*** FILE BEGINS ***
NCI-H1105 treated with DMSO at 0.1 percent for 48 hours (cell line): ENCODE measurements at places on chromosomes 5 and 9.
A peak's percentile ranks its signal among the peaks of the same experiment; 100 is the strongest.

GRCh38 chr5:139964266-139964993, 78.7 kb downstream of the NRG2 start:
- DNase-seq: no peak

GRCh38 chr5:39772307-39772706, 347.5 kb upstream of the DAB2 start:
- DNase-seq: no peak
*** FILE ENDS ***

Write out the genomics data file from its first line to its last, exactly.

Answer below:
NCI-H1105 treated with DMSO at 0.1 percent for 48 hours (cell line): ENCODE measurements at places on chromosomes 5 and 9.
A peak's percentile ranks its signal among the peaks of the same experiment; 100 is the strongest.

GRCh38 chr5:139964266-139964993, 78.7 kb downstream of the NRG2 start:
- DNase-seq: no peak

GRCh38 chr5:39772307-39772706, 347.5 kb upstream of the DAB2 start:
- DNase-seq: no peak